A mild-mannered guy (Murphy) who is engaged to a monstrous woman (Murphy) meets the woman of his dreams (Newton), and schemes to fin d a way to be with her.
Eddie Murphy stars and stars in this very broad and raucous comedy that finds the Oscar-nominated Dreamgirls
actor revisiting the multiple-character shtick that worked so well for him in Coming to America
and The Nutty Professor
. The latter's makeup-effects artist, Rick Baker, once again transforms Murphy into a variety of grotesques and caricatures, including the hugely fat, monstrous Rasputia, the Asian Mr. Wong, and the timorous Norbit, a nervous orphan raised by Wong and married to Rasputia. The latter, a member of a construction family with a plan to turn Wong's orphanage into a strip club, is a relentlessly narcissistic shrew who puts the screws on Norbit at every turn, especially when he rediscovers his love for an old friend, Kate (Thandie Newton). Kate's wish to buy and maintain the orphanage herself is secretly compromised by her fiancé (Cuba Gooding, Jr.), who is in cahoots with Rasputia's family and using Norbit to further their agenda.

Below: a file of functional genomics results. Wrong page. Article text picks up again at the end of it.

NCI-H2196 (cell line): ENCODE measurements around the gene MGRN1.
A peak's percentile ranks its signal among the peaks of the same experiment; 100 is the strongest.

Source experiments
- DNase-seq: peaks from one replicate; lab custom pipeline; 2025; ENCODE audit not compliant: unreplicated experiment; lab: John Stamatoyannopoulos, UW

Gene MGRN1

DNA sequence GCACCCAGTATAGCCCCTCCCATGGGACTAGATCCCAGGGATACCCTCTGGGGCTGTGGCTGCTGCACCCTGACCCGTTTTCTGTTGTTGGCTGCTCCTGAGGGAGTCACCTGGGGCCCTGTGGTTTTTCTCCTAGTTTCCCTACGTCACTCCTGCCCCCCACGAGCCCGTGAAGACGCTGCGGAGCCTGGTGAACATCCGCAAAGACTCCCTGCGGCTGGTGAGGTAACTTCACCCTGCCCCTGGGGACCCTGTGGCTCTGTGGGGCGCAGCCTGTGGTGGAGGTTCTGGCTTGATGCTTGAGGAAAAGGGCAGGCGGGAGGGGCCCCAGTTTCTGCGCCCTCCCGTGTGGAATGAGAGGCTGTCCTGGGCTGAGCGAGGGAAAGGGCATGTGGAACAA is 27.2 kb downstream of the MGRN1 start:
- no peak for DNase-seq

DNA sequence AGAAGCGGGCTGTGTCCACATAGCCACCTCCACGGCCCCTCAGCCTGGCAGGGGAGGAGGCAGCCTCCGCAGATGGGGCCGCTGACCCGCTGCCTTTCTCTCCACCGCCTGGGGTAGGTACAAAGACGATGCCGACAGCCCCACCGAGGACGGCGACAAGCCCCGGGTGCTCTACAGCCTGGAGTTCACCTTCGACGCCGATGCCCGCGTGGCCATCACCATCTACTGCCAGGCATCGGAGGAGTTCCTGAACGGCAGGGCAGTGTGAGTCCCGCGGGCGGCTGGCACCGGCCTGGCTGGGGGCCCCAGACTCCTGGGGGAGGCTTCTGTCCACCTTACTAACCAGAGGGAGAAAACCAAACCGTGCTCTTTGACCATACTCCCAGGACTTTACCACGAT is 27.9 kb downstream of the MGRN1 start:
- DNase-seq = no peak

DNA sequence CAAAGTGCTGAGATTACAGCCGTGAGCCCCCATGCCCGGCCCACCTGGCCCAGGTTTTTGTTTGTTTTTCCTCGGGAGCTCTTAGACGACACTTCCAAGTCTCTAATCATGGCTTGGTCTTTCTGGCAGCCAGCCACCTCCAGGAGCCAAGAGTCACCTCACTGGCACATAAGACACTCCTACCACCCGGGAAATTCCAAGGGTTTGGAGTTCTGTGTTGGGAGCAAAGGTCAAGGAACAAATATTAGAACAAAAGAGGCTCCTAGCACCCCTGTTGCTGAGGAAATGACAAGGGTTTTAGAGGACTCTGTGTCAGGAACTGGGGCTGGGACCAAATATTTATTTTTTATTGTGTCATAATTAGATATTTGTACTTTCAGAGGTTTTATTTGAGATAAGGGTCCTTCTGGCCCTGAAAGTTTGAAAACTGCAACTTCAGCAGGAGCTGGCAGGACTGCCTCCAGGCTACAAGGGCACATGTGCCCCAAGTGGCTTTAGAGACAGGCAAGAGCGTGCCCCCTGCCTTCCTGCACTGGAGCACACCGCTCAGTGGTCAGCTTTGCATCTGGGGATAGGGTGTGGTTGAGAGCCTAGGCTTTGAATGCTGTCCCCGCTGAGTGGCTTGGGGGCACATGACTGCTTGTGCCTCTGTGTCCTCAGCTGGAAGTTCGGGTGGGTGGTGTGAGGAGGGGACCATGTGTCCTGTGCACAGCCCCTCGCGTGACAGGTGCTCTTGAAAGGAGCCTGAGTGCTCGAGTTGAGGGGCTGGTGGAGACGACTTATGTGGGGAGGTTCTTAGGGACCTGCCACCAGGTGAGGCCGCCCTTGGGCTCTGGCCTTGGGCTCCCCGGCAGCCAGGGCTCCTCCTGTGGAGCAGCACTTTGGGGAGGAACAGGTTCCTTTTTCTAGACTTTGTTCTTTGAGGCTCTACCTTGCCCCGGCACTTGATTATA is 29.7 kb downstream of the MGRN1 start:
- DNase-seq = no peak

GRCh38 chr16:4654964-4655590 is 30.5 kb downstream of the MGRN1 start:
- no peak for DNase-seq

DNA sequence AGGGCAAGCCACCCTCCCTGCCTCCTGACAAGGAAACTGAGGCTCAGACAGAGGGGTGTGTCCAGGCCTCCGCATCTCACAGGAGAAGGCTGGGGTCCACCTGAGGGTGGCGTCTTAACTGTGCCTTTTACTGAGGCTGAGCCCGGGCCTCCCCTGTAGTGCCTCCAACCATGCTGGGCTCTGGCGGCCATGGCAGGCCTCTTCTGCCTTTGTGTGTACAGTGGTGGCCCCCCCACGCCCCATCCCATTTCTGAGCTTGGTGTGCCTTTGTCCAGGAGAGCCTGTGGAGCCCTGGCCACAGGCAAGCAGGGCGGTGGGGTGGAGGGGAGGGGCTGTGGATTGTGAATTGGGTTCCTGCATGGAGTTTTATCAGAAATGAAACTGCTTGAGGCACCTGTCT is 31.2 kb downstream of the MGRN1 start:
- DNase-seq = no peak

Extraordinarily silly, frequently crude and mean-spirited to an extreme, Norbit is far more sour than The Nutty Professor. But there are moments of inspiration, especially a wedding interrupted by wannabe pimps who launch a profane gospel groove, and a dog that talks to Norbit while he is semi-conscious. For the most part, though, Norbit impresses as a technical marvel utilising careful shot design and skillful editing. Murphy participates in several remarkable, three-character scenes in which he happens to be all three characters, and those moments move so briskly it's easy to forget one is looking at a comic stunt. --Tom Keogh